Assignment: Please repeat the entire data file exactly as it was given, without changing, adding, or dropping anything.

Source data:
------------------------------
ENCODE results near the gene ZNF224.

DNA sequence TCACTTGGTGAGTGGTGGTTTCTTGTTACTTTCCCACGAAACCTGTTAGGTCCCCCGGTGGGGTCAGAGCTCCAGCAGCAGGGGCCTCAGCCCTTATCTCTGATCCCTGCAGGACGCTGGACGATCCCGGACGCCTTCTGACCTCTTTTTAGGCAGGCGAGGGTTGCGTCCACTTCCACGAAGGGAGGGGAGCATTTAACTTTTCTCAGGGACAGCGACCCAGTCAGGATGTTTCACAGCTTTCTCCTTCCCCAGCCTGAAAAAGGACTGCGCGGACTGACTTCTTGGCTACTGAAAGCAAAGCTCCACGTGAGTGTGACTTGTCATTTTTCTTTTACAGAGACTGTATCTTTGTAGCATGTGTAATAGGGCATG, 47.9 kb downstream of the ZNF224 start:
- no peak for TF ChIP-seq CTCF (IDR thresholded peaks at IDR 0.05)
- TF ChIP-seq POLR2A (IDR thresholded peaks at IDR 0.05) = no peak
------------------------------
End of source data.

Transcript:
ENCODE results near the gene ZNF224.

DNA sequence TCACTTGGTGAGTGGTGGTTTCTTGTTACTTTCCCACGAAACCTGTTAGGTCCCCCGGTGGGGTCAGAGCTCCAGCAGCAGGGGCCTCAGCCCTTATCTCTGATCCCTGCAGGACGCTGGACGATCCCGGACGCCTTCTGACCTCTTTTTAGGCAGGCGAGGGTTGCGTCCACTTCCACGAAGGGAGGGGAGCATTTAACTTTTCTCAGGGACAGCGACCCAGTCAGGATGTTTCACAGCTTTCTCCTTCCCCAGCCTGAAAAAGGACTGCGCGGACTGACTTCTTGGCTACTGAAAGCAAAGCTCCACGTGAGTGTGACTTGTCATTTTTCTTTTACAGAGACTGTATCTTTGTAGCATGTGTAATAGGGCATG, 47.9 kb downstream of the ZNF224 start:
- no peak for TF ChIP-seq CTCF (IDR thresholded peaks at IDR 0.05)
- TF ChIP-seq POLR2A (IDR thresholded peaks at IDR 0.05) = no peak